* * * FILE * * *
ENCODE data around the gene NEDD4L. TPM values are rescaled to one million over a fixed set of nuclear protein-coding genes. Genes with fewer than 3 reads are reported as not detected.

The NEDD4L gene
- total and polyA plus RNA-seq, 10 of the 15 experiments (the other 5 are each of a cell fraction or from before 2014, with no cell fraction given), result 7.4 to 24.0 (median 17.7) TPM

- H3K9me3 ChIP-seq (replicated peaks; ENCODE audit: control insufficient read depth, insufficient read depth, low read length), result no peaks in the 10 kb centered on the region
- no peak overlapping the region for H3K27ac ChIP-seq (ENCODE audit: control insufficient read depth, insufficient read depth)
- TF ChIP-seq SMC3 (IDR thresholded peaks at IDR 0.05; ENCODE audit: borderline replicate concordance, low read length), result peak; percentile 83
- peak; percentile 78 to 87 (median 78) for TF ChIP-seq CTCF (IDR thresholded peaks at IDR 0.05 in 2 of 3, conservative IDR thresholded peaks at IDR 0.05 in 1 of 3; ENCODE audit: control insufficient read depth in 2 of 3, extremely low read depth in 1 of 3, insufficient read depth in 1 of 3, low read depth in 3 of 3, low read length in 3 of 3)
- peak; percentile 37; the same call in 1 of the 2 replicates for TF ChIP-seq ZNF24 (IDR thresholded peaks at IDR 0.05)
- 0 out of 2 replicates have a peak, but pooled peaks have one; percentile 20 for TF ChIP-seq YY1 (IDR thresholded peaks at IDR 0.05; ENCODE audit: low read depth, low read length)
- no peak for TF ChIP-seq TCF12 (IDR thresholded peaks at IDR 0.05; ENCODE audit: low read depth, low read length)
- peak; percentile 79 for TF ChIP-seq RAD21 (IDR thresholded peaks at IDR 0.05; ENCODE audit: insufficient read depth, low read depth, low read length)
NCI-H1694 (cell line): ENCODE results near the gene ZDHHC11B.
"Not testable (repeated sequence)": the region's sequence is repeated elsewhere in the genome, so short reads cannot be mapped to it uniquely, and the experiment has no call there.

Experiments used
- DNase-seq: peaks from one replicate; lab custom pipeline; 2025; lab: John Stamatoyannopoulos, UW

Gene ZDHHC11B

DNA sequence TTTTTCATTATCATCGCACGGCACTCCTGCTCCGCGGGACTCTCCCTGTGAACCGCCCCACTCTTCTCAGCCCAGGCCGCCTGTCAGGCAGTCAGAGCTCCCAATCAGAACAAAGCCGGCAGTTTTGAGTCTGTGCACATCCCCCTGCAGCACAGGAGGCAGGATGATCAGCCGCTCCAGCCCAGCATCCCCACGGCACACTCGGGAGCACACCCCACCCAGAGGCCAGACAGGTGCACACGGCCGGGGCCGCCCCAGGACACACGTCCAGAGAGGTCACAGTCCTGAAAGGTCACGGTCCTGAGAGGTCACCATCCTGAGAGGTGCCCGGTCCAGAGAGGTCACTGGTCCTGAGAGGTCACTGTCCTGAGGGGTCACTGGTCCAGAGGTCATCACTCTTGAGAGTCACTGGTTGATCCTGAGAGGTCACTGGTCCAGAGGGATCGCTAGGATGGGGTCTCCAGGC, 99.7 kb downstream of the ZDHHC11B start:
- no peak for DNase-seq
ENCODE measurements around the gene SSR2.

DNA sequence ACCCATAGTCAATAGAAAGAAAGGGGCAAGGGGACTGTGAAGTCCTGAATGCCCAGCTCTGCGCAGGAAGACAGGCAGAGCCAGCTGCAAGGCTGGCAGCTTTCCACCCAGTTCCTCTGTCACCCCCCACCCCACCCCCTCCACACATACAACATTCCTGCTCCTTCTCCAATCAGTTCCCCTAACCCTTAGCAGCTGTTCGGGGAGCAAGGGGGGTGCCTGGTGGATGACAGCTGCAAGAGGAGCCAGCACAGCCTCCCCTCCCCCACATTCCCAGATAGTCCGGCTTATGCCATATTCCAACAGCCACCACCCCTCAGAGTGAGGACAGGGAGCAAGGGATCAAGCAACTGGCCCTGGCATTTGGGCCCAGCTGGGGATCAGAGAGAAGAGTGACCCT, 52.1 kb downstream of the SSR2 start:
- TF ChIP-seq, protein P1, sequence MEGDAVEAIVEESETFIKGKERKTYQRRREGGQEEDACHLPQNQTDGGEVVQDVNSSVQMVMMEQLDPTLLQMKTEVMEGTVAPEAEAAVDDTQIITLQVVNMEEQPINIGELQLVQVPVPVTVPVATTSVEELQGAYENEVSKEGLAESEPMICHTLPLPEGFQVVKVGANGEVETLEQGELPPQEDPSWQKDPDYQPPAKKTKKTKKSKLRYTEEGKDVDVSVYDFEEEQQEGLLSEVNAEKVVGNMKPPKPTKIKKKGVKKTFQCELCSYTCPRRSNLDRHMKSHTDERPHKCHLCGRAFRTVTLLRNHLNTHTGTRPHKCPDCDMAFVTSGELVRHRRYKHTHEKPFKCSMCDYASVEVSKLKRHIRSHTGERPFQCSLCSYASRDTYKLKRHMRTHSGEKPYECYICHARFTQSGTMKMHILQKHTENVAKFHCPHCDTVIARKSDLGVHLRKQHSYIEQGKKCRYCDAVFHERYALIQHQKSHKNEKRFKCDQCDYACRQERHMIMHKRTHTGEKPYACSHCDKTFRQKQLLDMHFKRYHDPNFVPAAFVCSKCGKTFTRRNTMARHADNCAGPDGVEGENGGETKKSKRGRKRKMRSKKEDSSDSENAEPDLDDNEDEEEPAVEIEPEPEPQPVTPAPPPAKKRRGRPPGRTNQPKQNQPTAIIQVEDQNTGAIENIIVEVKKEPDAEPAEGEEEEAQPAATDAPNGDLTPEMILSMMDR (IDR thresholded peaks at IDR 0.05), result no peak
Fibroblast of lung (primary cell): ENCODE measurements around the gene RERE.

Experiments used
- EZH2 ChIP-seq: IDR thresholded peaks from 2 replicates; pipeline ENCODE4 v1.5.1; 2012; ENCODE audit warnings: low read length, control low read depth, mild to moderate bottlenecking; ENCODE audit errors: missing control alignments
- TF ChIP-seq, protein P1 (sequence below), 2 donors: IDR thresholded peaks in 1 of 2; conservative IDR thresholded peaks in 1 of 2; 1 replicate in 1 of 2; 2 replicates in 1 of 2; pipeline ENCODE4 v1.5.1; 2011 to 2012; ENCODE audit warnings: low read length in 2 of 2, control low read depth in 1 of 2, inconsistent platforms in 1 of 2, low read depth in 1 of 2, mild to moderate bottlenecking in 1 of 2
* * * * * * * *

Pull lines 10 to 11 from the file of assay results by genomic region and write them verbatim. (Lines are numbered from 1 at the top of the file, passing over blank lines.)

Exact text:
- no peak for TF ChIP-seq TCF12 (IDR thresholded peaks at IDR 0.05; ENCODE audit: low read depth, low read length)
- peak; percentile 79 for TF ChIP-seq RAD21 (IDR thresholded peaks at IDR 0.05; ENCODE audit: insufficient read depth, low read depth, low read length)